Taskforce to target worker exploitation, visa fraud following ‘slave labour’ revelations
The Federal Government has confirmed it will form a taskforce to target visa fraud, following revelations foreign workers are being exploited by unscrupulous labour hire contractors.
It comes as Woolworths executives this morning told a Senate hearing they believed they had a “moral”, but not legal, responsibility to underpaid farm workers.
Earlier this month, the ABC’s Four Corners program revealed contractors were preying on highly vulnerable young foreigners and subjecting them to brutal working hours, degrading living conditions and massive underpayment of wages.
A spokesman for Assistant Minister for Immigration and Border Protection Michaelia Cash today said a multi-agency taskforce would be created to “stamp out” illegal practices.
“We will be working with the Fair Work Ombudsman and other regulatory agencies to join them into the taskforce to ensure that matters involving visa fraud and worker conditions and entitlements are investigated swiftly,” a statement read.
“The message is clear: by hiring illegal workers, businesses are risking more than their profits.
“They risk their livelihood, and are gambling with a possible criminal conviction.”
Nationals MP Keith Pitt welcomed the formation of the multi-agency taskforce, saying he regularly received complaints ranging from the underpayment and sexual exploitation of workers to tax evasion, visa breaches and racial discrimination from his rural electorate.
He said he had held a stakeholder forum in Brisbane last year on the issue with Nationals Senator Barry O’Sullivan.
“Stakeholders wanted real action,” he said.
“They said there needed to be greater enforcement of existing laws and greater cooperation between the many relevant agencies, across all three levels of Government.”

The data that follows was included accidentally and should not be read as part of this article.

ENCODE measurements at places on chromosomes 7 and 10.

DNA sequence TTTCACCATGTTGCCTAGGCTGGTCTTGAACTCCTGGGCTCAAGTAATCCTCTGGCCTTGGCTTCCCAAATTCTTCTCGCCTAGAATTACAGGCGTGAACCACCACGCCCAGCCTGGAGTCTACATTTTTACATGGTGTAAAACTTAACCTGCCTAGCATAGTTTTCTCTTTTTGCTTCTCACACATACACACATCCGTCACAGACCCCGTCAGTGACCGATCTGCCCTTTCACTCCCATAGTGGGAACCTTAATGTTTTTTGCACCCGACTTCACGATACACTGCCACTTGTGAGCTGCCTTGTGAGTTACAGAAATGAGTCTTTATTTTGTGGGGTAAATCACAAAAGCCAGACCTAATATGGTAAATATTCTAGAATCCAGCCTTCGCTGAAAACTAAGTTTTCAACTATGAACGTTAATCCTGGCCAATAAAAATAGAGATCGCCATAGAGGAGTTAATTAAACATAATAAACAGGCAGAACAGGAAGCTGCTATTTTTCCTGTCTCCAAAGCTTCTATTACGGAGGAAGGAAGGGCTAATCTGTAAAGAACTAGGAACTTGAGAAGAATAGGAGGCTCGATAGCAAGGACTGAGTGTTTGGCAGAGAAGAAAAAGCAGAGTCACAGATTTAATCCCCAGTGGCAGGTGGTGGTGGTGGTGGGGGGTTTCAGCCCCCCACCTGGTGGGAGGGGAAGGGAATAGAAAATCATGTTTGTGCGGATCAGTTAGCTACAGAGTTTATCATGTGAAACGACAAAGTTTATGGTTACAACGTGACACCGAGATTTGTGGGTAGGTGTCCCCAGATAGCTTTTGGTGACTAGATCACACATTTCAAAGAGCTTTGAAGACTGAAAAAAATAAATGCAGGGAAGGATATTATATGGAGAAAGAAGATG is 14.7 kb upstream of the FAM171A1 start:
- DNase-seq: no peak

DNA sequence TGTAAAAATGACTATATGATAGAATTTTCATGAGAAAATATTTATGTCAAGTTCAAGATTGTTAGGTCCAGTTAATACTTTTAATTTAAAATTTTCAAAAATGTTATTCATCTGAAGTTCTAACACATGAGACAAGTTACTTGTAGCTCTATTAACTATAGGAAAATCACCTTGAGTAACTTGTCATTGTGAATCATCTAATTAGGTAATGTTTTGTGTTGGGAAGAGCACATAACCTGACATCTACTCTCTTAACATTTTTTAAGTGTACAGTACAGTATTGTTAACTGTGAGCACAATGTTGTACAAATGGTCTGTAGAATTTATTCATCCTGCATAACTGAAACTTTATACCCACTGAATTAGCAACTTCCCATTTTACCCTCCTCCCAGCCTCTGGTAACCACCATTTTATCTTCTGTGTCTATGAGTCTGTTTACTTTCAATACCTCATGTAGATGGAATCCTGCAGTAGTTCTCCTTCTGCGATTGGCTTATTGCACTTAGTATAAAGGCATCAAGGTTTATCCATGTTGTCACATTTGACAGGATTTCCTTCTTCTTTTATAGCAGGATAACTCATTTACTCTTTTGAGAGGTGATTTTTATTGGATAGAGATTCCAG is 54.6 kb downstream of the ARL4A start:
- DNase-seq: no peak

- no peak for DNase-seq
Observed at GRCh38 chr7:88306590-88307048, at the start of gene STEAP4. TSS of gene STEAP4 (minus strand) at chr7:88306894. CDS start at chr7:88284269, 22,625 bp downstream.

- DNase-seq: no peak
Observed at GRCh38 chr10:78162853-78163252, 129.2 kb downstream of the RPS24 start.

Meanwhile, Victoria’s Regional Development Minister today told a budget estimates hearing she had frozen a Government grant to a company involved in the scandal.
Jaala Pulford told the Public Accounts and Estimates Committee that a $1.5 million grant awarded to salad and vegetable grower Covino Farms in 2013 was on hold.
“I will be making no further payment to Covino Farms until and unless I am satisfied that Covino Farms have complied with their legal and contractual employment responsibilities,” Ms Pulford said.
Woolworths says it has no legal responsibility
Earlier today, Woolworths said it did not know of any legal obligation to ensure farm workers are not exploited, but that it did have a moral one.
Appearing before a Senate inquiry into Australia’s temporary work visa program in Melbourne, Woolworths said it was not up to it to enforce the law.
The head of corporate responsibility at Woolworths, Armineh Mardirossian, was asked whether Woolworths has a legal obligation to make sure conditions and wages are being met.
“We expect that they are met. I’m not a legal expert, so I really can’t answer that question,” Ms Mardirossian said.
The company’s head of trade relations, Ian Dunn, indicated the company took some responsibility, even if it was not a legal one.
“We would certainly agree that we have a moral responsibility to ensure that suppliers to us first of all understand the conditions on which we’re willing to accept supply and to trade with them and then, secondly, to ensure that they’re aware that they need to live up to those standards,” Mr Dunn said.
The responsibility was covered by the Woolworths’ ethical sourcing policy.
Ms Mardirossian told the inquiry that, under that policy, Australia was regarded as a low-risk country for worker exploitation and that meant the Woolworths ethical auditing program did not apply to Australian companies.
“The audit program applies to countries that we view as high risk or moderate risk and that’s based on all the analytics that’s available from very good sources,” she said, adding that it was not necessary to review that either.
Woolworths is yet to have a meeting with the National Union of Workers to discuss the issues.
Union organiser George Robertson told the inquiry supermarkets can do more.
“Our position is that every single thing that makes it onto the shelves of Woolworths and Coles or any other supermarket should be guaranteed to be produced ethically,” Mr Robertson said.
He said the union wanted federal legislation to create a licensing system and greater regulation for labour hire companies.
More than 180,000 people were granted a working holiday, or 417 visa, last financial year.